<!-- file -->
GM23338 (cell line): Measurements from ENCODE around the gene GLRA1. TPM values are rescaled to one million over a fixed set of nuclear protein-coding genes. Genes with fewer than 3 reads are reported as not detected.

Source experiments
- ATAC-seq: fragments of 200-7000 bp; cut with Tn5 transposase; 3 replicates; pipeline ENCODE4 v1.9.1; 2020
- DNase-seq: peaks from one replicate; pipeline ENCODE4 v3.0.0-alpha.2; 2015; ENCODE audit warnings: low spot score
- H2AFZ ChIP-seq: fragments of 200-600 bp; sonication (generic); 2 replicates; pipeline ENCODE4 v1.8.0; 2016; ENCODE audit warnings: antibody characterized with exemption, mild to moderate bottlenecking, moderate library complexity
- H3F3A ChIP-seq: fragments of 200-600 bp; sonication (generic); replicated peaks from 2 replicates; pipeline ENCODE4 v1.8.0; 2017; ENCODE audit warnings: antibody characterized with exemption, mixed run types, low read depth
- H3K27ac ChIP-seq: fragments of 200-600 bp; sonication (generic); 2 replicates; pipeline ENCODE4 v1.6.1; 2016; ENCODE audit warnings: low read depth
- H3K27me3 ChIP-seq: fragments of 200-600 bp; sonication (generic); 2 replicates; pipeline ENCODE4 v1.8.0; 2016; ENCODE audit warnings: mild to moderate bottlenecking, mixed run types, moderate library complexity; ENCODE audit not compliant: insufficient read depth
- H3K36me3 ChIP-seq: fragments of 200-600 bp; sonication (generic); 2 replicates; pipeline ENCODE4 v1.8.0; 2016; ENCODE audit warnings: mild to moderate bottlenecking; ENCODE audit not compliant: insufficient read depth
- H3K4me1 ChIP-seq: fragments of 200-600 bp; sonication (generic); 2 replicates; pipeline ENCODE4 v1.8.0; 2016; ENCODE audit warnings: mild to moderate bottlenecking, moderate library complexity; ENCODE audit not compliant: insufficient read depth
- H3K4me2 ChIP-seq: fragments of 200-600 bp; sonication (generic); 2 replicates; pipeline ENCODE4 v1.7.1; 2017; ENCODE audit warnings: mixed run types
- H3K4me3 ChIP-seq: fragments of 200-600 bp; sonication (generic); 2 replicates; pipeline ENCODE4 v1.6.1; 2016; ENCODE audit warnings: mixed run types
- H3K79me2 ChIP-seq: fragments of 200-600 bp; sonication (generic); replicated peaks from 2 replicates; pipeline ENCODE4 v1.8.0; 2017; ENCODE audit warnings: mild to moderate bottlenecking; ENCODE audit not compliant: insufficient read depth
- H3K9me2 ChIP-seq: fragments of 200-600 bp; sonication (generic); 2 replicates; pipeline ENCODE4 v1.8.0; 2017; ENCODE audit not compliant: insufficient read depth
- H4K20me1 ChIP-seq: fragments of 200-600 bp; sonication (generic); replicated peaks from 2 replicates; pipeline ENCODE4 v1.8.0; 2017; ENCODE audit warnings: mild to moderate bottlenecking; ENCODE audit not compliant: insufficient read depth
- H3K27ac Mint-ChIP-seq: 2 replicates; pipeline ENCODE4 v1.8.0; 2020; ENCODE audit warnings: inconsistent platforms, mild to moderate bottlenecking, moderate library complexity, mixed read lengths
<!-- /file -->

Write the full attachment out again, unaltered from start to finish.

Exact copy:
GM23338 (cell line): Measurements from ENCODE around the gene GLRA1. TPM values are rescaled to one million over a fixed set of nuclear protein-coding genes. Genes with fewer than 3 reads are reported as not detected.

Source experiments
- ATAC-seq: fragments of 200-7000 bp; cut with Tn5 transposase; 3 replicates; pipeline ENCODE4 v1.9.1; 2020
- DNase-seq: peaks from one replicate; pipeline ENCODE4 v3.0.0-alpha.2; 2015; ENCODE audit warnings: low spot score
- H2AFZ ChIP-seq: fragments of 200-600 bp; sonication (generic); 2 replicates; pipeline ENCODE4 v1.8.0; 2016; ENCODE audit warnings: antibody characterized with exemption, mild to moderate bottlenecking, moderate library complexity
- H3F3A ChIP-seq: fragments of 200-600 bp; sonication (generic); replicated peaks from 2 replicates; pipeline ENCODE4 v1.8.0; 2017; ENCODE audit warnings: antibody characterized with exemption, mixed run types, low read depth
- H3K27ac ChIP-seq: fragments of 200-600 bp; sonication (generic); 2 replicates; pipeline ENCODE4 v1.6.1; 2016; ENCODE audit warnings: low read depth
- H3K27me3 ChIP-seq: fragments of 200-600 bp; sonication (generic); 2 replicates; pipeline ENCODE4 v1.8.0; 2016; ENCODE audit warnings: mild to moderate bottlenecking, mixed run types, moderate library complexity; ENCODE audit not compliant: insufficient read depth
- H3K36me3 ChIP-seq: fragments of 200-600 bp; sonication (generic); 2 replicates; pipeline ENCODE4 v1.8.0; 2016; ENCODE audit warnings: mild to moderate bottlenecking; ENCODE audit not compliant: insufficient read depth
- H3K4me1 ChIP-seq: fragments of 200-600 bp; sonication (generic); 2 replicates; pipeline ENCODE4 v1.8.0; 2016; ENCODE audit warnings: mild to moderate bottlenecking, moderate library complexity; ENCODE audit not compliant: insufficient read depth
- H3K4me2 ChIP-seq: fragments of 200-600 bp; sonication (generic); 2 replicates; pipeline ENCODE4 v1.7.1; 2017; ENCODE audit warnings: mixed run types
- H3K4me3 ChIP-seq: fragments of 200-600 bp; sonication (generic); 2 replicates; pipeline ENCODE4 v1.6.1; 2016; ENCODE audit warnings: mixed run types
- H3K79me2 ChIP-seq: fragments of 200-600 bp; sonication (generic); replicated peaks from 2 replicates; pipeline ENCODE4 v1.8.0; 2017; ENCODE audit warnings: mild to moderate bottlenecking; ENCODE audit not compliant: insufficient read depth
- H3K9me2 ChIP-seq: fragments of 200-600 bp; sonication (generic); 2 replicates; pipeline ENCODE4 v1.8.0; 2017; ENCODE audit not compliant: insufficient read depth
- H4K20me1 ChIP-seq: fragments of 200-600 bp; sonication (generic); replicated peaks from 2 replicates; pipeline ENCODE4 v1.8.0; 2017; ENCODE audit warnings: mild to moderate bottlenecking; ENCODE audit not compliant: insufficient read depth
- H3K27ac Mint-ChIP-seq: 2 replicates; pipeline ENCODE4 v1.8.0; 2020; ENCODE audit warnings: inconsistent platforms, mild to moderate bottlenecking, moderate library complexity, mixed read lengths